Wonderfully, people are diverse and not everyone looks like Barbie and Ken – that would be boring and totally devoid of inclusivity. Noticing a lack of diversity in children’s toys, one woman from Wisconsin in the United States began making custom-made dolls for children who need representation. Amy Jandrisevits, formerly a social worker in a paediatric oncology unit, once practised play therapy with dolls to assist children during their medical stays.
It was her time spent in the unit that led to the realisation that the dolls she was using represented the picture of health and the generalised idea of perfection – they didn’t represent or reflect what most children actually look like.
So, she decided to do something to change the way children think. She started making non traditional Raggedy Ann dolls.
When parents started to hear about what she was doing, they started making requests to suit the differences that made their children special.
Doll making has become Amy’s mission and she does it under the name “A Doll Like Me”. She’s about to make 300 dolls in that time and her wait list always have names.Every doll is close to $100 however, Ms Jandrisevits isn’t the kind of woman to deny a child a lookalike doll on the basis of their parents being unable to afford one.
Almost four years ago she created a GoFundMe page to provide dolls to children in need and was recently awarded the GoFundMe Hero award for her work. In addition to paying for the material and shipping costs of the dolls, the funds she connects will turn A Doll Like Me into an official non-profit organization.At this point, she has already partnered with a children’s hospital to identify kids who could benefit from a doll they can truly call their own.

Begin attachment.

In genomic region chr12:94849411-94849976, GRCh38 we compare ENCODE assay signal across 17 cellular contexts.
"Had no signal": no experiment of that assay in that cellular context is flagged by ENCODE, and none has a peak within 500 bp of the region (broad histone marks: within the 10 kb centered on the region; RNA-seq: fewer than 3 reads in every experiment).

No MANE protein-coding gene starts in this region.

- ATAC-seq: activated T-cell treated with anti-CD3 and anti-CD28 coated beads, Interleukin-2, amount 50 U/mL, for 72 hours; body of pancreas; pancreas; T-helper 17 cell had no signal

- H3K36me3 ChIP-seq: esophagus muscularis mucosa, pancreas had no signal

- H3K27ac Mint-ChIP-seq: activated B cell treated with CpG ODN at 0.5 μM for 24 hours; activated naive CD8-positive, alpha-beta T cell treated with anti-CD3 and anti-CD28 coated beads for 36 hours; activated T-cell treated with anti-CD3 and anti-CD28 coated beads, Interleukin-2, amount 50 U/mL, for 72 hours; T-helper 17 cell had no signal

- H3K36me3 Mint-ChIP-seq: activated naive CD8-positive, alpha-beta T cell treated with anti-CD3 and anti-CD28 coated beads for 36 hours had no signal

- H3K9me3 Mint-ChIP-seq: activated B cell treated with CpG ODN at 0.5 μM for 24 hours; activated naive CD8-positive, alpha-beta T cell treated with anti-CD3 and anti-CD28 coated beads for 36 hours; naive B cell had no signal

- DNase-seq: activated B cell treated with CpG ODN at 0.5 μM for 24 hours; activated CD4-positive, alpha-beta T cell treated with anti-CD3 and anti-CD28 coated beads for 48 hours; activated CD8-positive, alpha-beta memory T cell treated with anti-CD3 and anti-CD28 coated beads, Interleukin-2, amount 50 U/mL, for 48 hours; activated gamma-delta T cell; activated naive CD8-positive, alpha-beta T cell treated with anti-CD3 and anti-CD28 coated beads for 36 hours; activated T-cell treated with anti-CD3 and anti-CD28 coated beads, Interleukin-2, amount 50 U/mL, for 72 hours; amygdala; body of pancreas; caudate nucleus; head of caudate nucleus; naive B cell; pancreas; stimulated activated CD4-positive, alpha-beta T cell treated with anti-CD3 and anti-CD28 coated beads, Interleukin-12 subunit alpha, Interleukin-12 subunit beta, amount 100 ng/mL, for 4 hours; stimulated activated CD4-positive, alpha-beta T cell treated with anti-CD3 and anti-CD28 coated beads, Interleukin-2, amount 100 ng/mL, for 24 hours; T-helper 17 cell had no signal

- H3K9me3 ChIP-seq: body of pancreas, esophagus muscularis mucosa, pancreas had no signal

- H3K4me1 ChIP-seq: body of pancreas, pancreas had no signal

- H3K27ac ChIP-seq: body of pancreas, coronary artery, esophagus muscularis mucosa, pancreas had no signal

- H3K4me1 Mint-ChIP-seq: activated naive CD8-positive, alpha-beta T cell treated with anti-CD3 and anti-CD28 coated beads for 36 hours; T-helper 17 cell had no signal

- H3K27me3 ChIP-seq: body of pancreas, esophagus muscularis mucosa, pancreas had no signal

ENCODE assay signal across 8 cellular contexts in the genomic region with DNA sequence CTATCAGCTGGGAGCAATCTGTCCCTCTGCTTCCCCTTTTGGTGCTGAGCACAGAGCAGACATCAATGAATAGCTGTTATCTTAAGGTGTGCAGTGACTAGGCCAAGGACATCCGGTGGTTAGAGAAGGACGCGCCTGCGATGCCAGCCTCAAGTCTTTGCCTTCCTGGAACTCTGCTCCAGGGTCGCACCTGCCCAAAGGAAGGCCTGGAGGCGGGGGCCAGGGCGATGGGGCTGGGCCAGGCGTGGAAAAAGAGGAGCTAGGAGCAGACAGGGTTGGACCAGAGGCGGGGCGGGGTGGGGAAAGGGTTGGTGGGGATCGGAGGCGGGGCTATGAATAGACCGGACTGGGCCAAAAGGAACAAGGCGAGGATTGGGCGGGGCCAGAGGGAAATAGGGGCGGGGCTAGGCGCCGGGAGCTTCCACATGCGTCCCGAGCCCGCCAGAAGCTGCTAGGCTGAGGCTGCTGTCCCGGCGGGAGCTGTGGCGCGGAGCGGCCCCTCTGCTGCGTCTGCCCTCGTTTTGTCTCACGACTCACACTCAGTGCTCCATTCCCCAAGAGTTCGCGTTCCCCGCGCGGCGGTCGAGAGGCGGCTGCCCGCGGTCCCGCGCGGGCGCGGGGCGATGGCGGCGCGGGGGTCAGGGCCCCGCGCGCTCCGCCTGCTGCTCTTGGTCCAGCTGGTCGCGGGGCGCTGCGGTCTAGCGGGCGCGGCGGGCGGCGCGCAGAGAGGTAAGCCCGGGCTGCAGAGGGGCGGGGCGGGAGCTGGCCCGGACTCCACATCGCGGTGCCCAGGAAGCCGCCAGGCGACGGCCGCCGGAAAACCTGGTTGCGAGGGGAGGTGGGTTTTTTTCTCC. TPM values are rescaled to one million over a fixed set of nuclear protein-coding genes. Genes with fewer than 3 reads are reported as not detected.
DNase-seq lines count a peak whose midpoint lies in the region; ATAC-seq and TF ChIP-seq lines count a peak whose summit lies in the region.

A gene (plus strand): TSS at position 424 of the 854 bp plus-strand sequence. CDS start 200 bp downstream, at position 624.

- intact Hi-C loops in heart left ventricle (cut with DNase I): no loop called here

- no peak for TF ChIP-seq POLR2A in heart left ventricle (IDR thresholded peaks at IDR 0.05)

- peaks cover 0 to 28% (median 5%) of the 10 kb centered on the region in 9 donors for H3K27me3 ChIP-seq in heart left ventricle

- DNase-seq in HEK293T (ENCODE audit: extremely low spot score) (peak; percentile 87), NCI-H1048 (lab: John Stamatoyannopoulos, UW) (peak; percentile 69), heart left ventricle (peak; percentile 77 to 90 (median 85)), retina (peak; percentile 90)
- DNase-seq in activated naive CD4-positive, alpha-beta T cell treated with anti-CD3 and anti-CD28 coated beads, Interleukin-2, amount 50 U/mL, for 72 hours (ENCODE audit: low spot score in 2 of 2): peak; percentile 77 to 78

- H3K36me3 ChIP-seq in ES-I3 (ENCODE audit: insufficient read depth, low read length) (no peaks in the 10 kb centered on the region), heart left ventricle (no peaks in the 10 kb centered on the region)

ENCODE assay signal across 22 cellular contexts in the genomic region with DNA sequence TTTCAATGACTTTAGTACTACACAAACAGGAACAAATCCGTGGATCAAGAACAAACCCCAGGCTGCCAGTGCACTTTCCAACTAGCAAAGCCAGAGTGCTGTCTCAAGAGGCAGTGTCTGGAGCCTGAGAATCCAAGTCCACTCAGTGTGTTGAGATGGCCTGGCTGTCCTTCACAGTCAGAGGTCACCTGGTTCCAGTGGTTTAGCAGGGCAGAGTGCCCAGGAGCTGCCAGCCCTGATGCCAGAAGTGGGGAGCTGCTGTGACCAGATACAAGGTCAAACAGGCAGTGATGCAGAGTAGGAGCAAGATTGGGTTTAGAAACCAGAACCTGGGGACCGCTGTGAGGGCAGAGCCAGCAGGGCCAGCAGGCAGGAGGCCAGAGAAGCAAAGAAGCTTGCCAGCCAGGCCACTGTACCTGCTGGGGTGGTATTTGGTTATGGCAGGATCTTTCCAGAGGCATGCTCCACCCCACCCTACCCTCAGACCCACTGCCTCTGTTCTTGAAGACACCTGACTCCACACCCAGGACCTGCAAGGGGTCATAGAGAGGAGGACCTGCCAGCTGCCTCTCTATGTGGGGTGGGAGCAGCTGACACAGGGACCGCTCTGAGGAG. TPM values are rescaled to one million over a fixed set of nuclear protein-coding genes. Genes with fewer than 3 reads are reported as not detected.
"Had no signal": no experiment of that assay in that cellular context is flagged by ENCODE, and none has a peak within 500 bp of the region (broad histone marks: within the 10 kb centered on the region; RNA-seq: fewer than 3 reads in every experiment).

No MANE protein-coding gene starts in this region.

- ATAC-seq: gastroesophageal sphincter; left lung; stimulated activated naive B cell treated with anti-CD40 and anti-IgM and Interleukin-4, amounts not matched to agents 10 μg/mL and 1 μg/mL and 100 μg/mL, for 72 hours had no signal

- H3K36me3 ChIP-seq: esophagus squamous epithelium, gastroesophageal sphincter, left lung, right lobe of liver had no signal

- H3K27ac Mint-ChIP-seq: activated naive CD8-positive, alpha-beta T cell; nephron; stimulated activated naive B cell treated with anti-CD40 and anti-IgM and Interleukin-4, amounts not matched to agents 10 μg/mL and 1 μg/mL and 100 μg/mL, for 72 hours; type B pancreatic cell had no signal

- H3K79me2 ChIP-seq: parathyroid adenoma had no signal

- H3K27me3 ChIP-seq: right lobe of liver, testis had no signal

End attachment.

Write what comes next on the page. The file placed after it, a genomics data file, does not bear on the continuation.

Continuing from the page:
And it seems as though people are really responding to her mission, as she has already raised almost $23,000 of her $25,000 goal Her ultimate goal is to do this without needing families to pay for something so essential for their kids’ well-being. As Amy put it, “If we’re going to look at mental health as a necessary part of medical care, this is key. If you want validation and play therapy, you need these dolls.”
Those with limb differences, clef pallets, albinism, birthmarks and all kinds of unique abnormalities can now have a doll that makes them feel included and accepted thanks to her passion project.
Ms Jandrisevits has shared her belief that children are incredibly impressionable with her social media fans and explains teaching children that “normal” comes in all shapes and sizes is important.
Amy’s page A Doll Like Me is growing in size and garnering positive attention from people all over the world.With 7600 thousand likes on Facebook and just over 1000 follows on Instagram, it’s fantastic to see her gaining support and traction for a cause truly wholesome.
As Amy said in a post, there’s a story behind each one of these dolls, but she generally prefers to let the pictures tell it themselves. But some stories have enough going on behind them that Amy does fill us in.
In this case, this boy’s dad is a cop, so Amy asked two police officers to let her take some pictures with his doll in their squad car. Not only did they agree, but they also sent the boy some Green Bay Packer trading cards and a little, toy police dog.